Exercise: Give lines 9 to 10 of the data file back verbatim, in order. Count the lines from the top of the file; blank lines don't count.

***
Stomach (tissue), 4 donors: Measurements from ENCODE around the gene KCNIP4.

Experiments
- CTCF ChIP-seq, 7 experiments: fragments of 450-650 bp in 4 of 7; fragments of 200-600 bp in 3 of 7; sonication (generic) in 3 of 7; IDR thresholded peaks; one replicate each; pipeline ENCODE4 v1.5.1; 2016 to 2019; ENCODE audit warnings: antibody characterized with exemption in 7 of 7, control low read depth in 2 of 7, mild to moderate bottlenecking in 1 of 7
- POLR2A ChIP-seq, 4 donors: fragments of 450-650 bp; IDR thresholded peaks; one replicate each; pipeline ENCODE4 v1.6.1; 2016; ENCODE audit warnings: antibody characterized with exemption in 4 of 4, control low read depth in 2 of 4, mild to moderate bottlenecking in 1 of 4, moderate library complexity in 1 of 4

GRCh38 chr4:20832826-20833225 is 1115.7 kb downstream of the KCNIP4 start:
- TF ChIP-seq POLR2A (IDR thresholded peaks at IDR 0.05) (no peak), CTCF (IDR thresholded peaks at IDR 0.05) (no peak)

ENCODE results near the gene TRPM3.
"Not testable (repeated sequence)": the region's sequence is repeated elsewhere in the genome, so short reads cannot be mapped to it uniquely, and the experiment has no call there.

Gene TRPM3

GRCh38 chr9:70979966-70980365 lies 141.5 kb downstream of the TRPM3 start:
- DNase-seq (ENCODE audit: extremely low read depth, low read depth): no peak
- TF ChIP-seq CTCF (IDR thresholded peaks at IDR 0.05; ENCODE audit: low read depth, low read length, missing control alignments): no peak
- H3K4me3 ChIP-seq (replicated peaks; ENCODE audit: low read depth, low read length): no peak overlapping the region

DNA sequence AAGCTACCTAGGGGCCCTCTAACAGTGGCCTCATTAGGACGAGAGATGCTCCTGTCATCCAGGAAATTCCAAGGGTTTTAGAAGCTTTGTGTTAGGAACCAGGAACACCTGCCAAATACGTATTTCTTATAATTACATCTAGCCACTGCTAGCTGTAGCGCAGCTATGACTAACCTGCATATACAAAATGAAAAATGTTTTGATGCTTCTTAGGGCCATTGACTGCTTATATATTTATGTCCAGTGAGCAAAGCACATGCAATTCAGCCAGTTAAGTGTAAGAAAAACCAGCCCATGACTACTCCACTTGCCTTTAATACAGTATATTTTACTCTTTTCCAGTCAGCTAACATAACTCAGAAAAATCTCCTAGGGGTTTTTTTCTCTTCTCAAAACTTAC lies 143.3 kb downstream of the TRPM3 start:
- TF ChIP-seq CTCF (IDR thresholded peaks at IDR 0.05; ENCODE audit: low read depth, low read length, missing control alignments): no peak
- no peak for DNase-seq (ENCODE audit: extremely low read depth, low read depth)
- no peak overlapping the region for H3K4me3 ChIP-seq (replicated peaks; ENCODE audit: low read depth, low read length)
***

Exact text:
Gene TRPM3

GRCh38 chr9:70979966-70980365 lies 141.5 kb downstream of the TRPM3 start: